Etzel RA, Balk SJ,, eds. and American Academy of Pediatrics, Committee on Environmental Health. 2012. Pediatric environmental health (3rd ed.). [Elk Grove, IL]: American Academy of Pediatrics, 934 pp.

Annotation: This book, designed to be used by practicing pediatricians, offers information on the role of the environment in the illnesses of childhood and adolescence. The book is organized into five sections. Section 1 offers background information including developmental toxicity, breastfeeding, how to take an environmental history, and how to do a home inventory of environmental hazards. Sections 2 and 3 focus on chemical and physical hazards and on specific environments such as child care settings, preconceptual and prenatal exposures, schools, waste sites, and workplaces. Section 4 addresses a variety of environmental situations including arts and crafts, asthma, cancer, chemical-biological terrorism, environmental disparities, multiple chemical sensitivities, antibiotics in animal agriculture, and environmental threats in developing countries. Section 5 provides information on communicating about environmental hazards. Boxes, figures, and tables present statistical and other information throughout the book. Also included are six appendices, including the American Academy of Pediatrics' (AAP's) policy statements and technical reports, resources for environmental health, curricula for environmental education in schools, chairs of the AAP committee on environmental health, AAP patient education materials, and more. The book concludes with an index.

Contact: American Academy of Pediatrics, 345 Park Boulevard, Itasca, IL 60143, Telephone: (630) 626-6000 Secondary Telephone: (847) 434-4000 Fax: (847) 434-8000 Web Site: https://www.aap.org Document Number: ISBN 9781581106534.

Keywords: Adolescent health, Asthma, Chemicals, Child health, Environment, Environmental exposure, Environmental health, Environmental influences, Environmental pollution, Hazards, Pediatricians, Reference materials

U.S. Department of Health and Human Services. 2012. 2012 environmental justice strategy and implementation plan. Washington, DC: U.S. Department of Health and Human Services, 74 pp.

Annotation: This plan provides direction for U.S. Department of Health and Human Service (HHS) efforts to achieve environmental justice as part of its mission by (1) identifying and addressing disproportionately high and adverse human health and environmental effects on populations with low incomes and Indian tribes and (2) encouraging the fair treatment and meaningful involvement of affected parties with the goal of building healthy, resilient communities and reducing disparities in health and well-being associated with environmental factors. The document outlines the following four strategic elements: policy development and dissemination; education and training; research and data collection, analysis, and use; and services. Each element is aligned with targeted goals, strategies, and actions to be undertaken by HHS.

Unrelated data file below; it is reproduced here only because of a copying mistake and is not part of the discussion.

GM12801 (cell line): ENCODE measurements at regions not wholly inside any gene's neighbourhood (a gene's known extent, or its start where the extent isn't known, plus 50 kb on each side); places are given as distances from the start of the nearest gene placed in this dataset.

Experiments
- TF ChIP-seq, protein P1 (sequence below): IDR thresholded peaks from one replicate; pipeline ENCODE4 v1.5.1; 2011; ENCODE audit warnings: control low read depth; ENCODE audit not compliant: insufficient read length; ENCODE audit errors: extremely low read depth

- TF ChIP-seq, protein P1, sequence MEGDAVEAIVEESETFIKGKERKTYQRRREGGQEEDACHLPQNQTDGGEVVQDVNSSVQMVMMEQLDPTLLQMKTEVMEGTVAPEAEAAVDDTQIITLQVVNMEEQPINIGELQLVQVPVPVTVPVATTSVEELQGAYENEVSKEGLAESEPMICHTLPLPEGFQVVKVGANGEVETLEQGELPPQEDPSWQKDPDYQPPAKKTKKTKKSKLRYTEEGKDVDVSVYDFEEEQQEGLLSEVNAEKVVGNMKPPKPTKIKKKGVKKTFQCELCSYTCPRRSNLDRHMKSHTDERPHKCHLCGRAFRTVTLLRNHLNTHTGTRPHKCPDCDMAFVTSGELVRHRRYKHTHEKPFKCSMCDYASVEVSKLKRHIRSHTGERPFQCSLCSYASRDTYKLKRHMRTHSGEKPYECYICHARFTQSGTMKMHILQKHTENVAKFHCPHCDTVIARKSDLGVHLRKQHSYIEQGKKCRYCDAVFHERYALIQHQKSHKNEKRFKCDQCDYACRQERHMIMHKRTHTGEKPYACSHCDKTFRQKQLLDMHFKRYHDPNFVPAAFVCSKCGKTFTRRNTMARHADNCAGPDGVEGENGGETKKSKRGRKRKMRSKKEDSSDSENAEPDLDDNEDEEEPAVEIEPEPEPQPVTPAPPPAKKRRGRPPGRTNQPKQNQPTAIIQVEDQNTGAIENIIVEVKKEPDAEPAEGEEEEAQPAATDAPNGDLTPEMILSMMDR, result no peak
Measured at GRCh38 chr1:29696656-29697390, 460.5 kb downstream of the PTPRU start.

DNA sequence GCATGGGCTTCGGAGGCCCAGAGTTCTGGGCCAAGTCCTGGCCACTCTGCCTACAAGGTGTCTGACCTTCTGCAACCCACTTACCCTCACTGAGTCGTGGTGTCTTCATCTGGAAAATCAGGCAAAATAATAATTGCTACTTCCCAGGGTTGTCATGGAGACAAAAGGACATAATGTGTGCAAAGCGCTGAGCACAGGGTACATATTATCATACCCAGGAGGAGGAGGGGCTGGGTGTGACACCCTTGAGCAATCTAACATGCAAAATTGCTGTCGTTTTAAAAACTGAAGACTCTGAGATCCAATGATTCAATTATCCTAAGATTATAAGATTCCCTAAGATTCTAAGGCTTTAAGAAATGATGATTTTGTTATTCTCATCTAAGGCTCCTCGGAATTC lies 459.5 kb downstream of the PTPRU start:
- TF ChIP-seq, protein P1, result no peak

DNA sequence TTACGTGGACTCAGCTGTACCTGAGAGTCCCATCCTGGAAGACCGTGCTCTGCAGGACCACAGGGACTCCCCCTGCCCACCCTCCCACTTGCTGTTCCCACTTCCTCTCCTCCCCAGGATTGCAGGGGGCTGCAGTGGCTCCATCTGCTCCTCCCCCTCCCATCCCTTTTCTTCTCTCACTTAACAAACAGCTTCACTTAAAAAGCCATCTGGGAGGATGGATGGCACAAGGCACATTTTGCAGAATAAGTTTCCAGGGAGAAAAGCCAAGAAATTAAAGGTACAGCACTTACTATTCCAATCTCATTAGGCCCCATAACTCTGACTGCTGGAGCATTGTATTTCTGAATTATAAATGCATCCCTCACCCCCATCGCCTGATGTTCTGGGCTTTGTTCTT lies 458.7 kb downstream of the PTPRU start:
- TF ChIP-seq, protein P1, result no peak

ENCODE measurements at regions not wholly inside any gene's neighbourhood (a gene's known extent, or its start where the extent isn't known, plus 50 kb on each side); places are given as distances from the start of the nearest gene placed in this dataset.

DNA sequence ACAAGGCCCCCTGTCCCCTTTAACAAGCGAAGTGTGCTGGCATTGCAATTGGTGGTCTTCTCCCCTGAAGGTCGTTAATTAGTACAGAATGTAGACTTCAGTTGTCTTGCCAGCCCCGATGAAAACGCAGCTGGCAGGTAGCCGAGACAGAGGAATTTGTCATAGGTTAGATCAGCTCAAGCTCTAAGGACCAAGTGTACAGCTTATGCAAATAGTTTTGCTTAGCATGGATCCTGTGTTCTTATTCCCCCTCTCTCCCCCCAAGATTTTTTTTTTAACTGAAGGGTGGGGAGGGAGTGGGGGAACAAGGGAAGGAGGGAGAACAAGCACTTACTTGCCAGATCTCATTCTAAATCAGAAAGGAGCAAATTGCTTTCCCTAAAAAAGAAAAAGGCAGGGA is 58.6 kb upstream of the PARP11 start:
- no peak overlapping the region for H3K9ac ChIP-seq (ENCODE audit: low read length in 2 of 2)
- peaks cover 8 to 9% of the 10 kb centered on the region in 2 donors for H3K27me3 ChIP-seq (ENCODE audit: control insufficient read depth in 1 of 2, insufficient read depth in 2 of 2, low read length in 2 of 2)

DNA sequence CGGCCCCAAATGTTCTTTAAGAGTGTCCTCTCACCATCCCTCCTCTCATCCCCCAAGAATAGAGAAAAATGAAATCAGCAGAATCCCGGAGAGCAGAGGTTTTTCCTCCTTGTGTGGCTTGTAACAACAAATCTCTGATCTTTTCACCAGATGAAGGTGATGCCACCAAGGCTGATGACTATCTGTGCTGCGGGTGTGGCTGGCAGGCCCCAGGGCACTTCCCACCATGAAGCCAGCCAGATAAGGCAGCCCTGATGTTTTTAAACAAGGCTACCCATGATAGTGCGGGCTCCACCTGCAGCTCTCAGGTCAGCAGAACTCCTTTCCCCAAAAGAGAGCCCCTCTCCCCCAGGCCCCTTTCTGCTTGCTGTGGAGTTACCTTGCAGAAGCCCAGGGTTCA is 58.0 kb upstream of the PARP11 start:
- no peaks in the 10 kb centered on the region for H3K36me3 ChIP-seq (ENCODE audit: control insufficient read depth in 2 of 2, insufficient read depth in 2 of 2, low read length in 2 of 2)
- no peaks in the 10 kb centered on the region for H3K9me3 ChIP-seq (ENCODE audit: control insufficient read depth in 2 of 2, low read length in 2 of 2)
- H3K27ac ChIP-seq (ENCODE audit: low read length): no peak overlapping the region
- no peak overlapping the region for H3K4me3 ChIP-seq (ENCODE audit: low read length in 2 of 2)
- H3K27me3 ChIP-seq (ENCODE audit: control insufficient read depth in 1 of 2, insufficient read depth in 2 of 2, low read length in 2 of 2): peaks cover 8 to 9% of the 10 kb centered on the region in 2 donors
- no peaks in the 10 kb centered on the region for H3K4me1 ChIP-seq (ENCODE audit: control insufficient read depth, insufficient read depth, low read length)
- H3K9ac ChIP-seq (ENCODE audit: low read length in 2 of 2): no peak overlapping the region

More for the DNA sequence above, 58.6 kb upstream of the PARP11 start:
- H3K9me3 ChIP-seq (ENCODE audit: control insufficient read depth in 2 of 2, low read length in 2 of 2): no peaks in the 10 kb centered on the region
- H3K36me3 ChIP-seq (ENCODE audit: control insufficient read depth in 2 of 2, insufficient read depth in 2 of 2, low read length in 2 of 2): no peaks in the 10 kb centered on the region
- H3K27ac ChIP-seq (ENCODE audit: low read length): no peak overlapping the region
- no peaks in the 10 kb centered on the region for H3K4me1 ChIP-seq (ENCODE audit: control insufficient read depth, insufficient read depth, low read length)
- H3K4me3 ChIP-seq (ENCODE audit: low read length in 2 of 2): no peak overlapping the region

Contact: U.S. Department of Health and Human Services, 200 Independence Avenue, S.W., Washington, DC 20201, Telephone: (202) 619-0257 Secondary Telephone: (877) 696-6775 Web Site: http://www.hhs.gov Available from the website.

Keywords: Environment, Federal initiatives, Hazards, Health policy, Legislation, Regulations, Strategic plans

Healthy Schools Network. 2012. Molds at school. Albany, NY: Healthy Schools Network, 6 pp.

Annotation: This brief provides information about molds and the potential impact of molds on children's health. Topics include types of mold; symptoms of exposure to mold in children; allergies, asthma, and mold; monitoring, prevention, and cleanup tips; and tips on remediation for school officials, parents, and school personnel.

Contact: Healthy Schools Network, 773 Madison Avenue, Albany, NY 12208, Telephone: (518) 462-0632 Fax: (518) 462-0433 E-mail: info@healthyschools.org Web Site: http://www.healthyschools.org Available from the website.

Keywords: Allergies, Asthma, Environmental exposure, Environmental health, Environmental pollution, Hazards, Respiratory diseases, Risk factors, School age children, Schools, Testing, Toxic disorders

U.S. Office of the Surgeon General. 2009. The Surgeon General's call to action to promote healthy homes. [Rockville, MD]: U.S. Office of the Surgeon General, 66 pp.

Annotation: This report discusses the factors that influence health and safety in the home and the steps that people can take to prevent injury, disability, and disease that may result from an unhealthy housing environment. The report addresses (1) the need for healthy homes; (2) the connection between health and homes; (3) promoting healthy homes through prevention; (4) homes and health research; and (5) translating research into practical application and policy. Among the topics covered are air quality, water quality, residential chemicals, housing structure and design, elevated lead levels, structural deficiencies, mental health, access disparities, housing instability, and homelessness. A series of coordinated action steps call on individuals, families, educators, scientists, businesses, agencies, and organizations, to join in a discussion about healthy home issues; to make informed decisions; and to develop imaginative and realistic solutions that will help ensure that safe, healthy, affordable, and accessible homes are available to everyone in the United States. Related materials include materials from the launch of this program, actions for consumers, a checklist, resources, and a strategic plan.